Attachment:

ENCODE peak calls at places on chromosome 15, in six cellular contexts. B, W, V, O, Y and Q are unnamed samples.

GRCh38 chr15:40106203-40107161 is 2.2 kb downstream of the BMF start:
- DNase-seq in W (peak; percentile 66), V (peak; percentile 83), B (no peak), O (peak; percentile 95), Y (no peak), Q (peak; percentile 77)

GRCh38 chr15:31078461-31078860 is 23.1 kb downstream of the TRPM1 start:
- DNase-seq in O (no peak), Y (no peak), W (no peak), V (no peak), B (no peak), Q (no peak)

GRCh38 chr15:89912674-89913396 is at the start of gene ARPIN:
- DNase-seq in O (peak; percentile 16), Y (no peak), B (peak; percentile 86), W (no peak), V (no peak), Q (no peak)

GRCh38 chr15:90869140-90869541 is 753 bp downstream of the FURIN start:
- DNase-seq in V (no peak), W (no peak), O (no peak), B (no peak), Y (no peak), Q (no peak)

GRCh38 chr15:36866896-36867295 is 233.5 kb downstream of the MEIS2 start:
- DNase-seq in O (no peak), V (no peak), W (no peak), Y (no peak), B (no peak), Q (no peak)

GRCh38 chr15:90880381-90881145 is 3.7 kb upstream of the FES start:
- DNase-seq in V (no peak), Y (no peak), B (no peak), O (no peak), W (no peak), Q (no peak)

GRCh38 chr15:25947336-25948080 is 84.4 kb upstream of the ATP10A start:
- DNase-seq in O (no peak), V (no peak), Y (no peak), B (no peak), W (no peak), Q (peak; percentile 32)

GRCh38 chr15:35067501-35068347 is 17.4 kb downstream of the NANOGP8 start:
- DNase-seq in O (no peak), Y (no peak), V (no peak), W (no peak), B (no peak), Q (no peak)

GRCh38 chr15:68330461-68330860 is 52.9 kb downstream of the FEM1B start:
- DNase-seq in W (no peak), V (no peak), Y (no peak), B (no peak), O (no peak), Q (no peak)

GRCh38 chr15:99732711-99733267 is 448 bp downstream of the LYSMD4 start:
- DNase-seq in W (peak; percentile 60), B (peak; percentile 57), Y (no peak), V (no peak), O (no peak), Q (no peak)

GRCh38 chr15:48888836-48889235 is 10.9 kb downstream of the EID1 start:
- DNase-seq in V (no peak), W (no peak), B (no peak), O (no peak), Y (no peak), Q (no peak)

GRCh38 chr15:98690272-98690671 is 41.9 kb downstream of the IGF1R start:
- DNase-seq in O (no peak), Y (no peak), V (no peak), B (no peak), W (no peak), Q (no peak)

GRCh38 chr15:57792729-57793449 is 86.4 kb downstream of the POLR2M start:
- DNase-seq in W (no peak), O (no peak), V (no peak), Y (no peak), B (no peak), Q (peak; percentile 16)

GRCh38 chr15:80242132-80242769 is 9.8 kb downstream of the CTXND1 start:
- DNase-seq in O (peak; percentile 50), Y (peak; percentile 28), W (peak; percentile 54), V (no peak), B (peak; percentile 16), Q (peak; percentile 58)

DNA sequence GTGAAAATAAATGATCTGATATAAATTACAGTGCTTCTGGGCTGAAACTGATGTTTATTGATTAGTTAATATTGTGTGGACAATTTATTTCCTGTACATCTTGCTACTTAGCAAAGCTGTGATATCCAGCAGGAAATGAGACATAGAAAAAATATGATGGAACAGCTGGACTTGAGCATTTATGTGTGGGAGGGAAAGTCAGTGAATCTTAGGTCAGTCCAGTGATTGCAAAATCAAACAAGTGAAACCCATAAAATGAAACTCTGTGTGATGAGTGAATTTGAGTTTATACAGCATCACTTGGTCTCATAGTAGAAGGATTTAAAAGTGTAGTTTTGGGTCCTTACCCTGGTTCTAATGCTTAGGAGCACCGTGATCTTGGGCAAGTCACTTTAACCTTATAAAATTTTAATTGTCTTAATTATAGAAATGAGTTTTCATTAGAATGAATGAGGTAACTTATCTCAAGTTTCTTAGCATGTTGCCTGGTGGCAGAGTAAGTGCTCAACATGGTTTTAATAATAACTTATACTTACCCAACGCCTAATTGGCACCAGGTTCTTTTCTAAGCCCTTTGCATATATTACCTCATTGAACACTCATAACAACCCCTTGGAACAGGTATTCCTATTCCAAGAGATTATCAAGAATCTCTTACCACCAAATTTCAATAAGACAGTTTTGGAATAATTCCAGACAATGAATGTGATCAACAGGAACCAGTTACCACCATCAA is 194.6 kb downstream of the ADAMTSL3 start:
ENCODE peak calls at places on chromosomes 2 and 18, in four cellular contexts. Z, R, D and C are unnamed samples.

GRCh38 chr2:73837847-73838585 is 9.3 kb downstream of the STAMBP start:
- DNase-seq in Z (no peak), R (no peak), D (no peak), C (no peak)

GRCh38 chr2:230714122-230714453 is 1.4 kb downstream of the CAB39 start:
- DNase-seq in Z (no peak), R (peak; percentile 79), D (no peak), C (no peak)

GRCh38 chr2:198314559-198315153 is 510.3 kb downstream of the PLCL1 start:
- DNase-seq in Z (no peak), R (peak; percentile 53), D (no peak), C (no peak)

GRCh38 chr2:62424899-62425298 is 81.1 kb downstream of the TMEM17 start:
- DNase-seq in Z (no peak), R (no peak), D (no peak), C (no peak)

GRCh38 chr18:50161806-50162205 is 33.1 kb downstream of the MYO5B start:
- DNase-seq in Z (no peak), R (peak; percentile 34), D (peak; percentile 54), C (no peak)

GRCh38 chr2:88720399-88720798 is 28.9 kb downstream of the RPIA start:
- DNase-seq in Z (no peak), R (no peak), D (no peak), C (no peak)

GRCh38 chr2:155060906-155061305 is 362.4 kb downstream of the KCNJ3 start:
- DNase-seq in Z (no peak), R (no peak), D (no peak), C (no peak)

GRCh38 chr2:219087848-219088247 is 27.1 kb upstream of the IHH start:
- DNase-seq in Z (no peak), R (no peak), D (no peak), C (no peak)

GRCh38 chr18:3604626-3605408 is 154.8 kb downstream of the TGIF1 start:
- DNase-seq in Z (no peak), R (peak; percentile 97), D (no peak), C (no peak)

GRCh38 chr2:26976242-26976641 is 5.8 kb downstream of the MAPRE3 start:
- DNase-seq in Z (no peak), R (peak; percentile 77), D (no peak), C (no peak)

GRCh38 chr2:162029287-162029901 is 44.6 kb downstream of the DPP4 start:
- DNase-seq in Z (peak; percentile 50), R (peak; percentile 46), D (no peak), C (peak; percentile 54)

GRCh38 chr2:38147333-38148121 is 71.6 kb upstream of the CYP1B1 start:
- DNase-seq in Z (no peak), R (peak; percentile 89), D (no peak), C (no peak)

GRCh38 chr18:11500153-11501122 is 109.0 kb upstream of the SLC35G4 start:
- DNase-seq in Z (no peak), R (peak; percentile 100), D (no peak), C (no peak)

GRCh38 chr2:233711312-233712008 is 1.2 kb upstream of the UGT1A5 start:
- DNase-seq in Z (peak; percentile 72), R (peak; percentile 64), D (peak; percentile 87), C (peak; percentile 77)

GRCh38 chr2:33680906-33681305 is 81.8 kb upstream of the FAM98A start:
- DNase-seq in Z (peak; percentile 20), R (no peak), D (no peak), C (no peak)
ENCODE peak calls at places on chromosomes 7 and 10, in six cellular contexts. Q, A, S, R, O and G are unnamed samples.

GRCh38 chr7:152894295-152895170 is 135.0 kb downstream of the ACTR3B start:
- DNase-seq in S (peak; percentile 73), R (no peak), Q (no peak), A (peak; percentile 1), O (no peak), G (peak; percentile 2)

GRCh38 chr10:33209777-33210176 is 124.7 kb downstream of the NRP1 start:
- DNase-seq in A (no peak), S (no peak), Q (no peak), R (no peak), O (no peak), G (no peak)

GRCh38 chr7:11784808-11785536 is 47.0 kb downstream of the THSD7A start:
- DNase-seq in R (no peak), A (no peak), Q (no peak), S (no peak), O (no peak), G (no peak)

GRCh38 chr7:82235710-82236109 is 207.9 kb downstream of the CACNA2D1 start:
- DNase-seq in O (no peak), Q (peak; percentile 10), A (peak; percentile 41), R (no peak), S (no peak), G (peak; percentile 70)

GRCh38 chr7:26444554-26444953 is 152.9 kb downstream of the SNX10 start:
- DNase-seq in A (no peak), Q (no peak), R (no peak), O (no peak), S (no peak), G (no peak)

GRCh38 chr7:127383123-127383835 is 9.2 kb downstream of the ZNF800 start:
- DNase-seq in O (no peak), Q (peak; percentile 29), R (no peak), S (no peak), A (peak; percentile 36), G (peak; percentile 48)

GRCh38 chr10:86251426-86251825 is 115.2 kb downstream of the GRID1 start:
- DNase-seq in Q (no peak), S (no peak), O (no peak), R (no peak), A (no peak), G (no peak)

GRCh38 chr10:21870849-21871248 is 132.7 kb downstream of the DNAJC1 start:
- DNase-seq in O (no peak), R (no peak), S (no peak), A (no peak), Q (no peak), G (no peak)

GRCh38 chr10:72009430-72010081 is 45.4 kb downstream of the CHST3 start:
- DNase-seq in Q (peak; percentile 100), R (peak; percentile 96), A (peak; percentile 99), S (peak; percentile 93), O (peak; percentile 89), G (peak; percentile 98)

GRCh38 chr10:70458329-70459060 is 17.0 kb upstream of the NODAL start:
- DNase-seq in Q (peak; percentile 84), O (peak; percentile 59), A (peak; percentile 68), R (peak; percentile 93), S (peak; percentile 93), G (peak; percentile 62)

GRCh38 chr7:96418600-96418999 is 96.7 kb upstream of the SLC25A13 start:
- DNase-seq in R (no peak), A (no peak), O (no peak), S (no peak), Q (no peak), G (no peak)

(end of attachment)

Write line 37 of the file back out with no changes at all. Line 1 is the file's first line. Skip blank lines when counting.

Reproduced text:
- DNase-seq in Z (no peak), R (peak; percentile 53), D (no peak), C (no peak)